The other day in the store while going through the checkout, I was reminded of something I had recently seen regarding court e-filing and the business (and political) case for doing it separate from workflow. The comment I observed made the point that the impetus for e-filing often comes from the bar. Indeed, the bar has much to gain from e-filing, which is not to ignore that e-filing can and should provide substantial benefit to the court as well. And yet, there remain numerous cases where e-filing is more or less “tacked on” to the front end of case and transaction processing and little more.
The thought occurred to me that the first and most obvious proponents of bar code scanning, like the one I had used in the grocery store, may well have been people tired of standing in checkout lines. Certainly it did improve the speed, accuracy and efficiency of grocery checkout. Those old enough to remember when cashiers had to manually key product and price information into a cash register will understand.
Not so obvious, but arguably more important, bar coding rapidly revolutionized inventory control, cash management, customer behavior tracking and prediction, purchasing, and shipping… just to name a few. Each had more business and financial impact than the improvements in checkout. Had bar coding in the store ended with expediting checkout, a huge amount of infrastructure already in place to implement it would have been wasted. The marginal additional costs of leveraging the infrastructure, not to mention changed business partner (supplier, stocker, customer, auditor) behavior, are actually relatively minor in comparison. In fact, if it had not been leveraged, I wonder if bar coding really would have paid for itself.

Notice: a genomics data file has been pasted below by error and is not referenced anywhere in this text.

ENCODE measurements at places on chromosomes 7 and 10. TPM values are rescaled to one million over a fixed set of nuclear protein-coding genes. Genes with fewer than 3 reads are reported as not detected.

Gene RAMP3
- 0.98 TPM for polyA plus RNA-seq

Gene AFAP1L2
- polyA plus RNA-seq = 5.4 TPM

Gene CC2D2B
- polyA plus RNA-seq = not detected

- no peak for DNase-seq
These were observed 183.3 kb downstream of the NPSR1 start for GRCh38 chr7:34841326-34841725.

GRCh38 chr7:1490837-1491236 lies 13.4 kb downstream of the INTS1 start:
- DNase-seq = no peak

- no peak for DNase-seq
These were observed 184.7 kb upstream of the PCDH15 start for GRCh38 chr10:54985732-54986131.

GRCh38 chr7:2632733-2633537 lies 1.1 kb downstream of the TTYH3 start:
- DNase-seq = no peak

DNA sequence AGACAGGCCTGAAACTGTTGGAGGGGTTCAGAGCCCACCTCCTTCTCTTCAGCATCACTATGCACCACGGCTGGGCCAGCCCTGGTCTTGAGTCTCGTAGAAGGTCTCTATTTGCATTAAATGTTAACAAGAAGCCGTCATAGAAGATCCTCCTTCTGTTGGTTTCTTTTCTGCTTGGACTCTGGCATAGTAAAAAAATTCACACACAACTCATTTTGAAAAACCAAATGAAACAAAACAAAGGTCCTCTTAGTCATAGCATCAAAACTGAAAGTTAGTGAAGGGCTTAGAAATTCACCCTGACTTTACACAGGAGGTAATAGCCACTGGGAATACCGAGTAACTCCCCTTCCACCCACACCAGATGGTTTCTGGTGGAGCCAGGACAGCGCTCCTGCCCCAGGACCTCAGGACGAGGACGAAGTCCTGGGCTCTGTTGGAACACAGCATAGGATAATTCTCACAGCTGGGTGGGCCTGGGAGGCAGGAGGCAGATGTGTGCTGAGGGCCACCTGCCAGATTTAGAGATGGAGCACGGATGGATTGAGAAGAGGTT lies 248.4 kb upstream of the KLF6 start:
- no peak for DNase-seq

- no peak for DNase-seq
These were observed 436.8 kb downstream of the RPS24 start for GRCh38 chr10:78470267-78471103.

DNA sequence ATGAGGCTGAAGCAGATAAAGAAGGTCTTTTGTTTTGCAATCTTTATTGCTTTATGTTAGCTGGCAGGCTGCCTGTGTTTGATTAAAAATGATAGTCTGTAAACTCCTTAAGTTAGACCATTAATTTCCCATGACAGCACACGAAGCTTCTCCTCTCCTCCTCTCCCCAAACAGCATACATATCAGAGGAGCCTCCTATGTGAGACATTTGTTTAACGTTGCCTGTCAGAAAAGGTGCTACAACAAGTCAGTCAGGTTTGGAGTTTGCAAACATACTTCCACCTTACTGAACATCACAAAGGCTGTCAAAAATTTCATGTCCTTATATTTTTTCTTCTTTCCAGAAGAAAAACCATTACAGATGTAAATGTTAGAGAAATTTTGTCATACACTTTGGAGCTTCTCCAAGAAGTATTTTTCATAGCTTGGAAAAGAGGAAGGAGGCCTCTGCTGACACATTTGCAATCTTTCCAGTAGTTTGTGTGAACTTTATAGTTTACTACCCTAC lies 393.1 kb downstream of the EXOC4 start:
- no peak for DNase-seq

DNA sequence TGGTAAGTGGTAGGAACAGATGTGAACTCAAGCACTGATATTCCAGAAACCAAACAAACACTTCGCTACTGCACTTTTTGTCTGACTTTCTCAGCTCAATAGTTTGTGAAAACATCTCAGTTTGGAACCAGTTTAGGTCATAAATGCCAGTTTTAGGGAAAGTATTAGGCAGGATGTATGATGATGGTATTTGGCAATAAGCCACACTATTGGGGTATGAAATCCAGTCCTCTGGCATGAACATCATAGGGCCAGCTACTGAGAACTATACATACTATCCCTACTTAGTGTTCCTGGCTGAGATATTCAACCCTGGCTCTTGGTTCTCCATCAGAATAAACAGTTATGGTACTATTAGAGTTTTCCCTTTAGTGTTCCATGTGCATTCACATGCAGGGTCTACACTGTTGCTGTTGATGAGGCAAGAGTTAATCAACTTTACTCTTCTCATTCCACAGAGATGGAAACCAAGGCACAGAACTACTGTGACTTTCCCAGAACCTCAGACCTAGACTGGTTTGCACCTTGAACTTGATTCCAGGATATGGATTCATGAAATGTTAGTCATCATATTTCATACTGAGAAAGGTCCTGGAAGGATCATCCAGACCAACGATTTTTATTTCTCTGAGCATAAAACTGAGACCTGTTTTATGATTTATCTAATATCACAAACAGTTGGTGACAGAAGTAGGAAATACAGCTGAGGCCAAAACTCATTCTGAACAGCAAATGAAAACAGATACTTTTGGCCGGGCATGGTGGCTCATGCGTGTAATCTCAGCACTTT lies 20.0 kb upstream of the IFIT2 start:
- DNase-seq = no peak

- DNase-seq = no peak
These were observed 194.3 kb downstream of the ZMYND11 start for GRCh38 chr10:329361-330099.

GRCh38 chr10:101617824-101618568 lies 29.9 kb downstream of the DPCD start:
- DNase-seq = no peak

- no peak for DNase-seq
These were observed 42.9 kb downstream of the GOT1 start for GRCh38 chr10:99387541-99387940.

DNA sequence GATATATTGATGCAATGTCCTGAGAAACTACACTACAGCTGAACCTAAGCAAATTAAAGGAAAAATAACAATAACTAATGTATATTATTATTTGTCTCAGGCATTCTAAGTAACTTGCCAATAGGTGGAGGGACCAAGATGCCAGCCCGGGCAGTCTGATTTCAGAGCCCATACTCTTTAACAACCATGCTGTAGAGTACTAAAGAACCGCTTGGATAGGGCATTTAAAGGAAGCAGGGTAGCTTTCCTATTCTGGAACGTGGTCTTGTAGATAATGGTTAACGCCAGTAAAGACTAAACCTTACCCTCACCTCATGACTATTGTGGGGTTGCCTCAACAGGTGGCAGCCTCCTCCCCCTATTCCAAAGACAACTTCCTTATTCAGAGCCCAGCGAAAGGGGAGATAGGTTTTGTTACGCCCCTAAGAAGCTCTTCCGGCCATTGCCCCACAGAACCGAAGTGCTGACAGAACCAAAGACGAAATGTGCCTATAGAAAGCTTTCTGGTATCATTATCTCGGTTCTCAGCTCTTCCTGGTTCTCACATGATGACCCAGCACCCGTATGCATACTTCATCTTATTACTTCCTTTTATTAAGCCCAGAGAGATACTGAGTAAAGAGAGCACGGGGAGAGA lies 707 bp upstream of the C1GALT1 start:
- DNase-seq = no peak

The same question arises regarding e-filing. While e-filing alone may well meet the requirements and expectations of the filer community, a LOT of unrealized benefit remains on the table. The really big organizational improvements – financial, quality, efficiency, accountability, flexibility, security – require plugging the e-filing system into a robust, well-designed configurable workflow system. Configurable workflow will leverage the investment in obtaining clean, reliable, easily processed documents and metadata at the front end.
As I have mentioned before, virtually every court that has implemented workflow as part of its ECM has learned that the benefits from workflow end up exceeding just about every other benefit. One of the hardest parts of implementing ECM and workflow is getting documents and metadata into the system. E-filing, by its nature, goes a long way towards solving that challenge. While workflow implementation has its own challenges, e-filing can solve that one.
For courts (in fact, for just about any organization; but ESPECIALLY for courts), to be effective the workflow system must be easily configurable. At the top level, courts have many different case and matter types, each with its own workflow, some of which may be standard and some of which will certainly be unique. Beyond diversity, changes occur over time. New facilities, new laws, new labor agreements, new ideas for better ways to do things, new technology, all will precipitate the need to change, update, add and improve workflows. A workflow system easily configurable by trained court personnel is essential to avoid the unpleasant choice of high-cost programming updates versus increasing obsolescence (or, more likely, both).
I doubt too many grocery stores can stay in business today without robust inventory and process control systems (of which bar coding is the “front end”). I doubt many grocery suppliers ship product that is not prepared (coded) for use in the systems. And I doubt that the checkout stand is where the biggest change to the grocery system is being reflected – except in the price.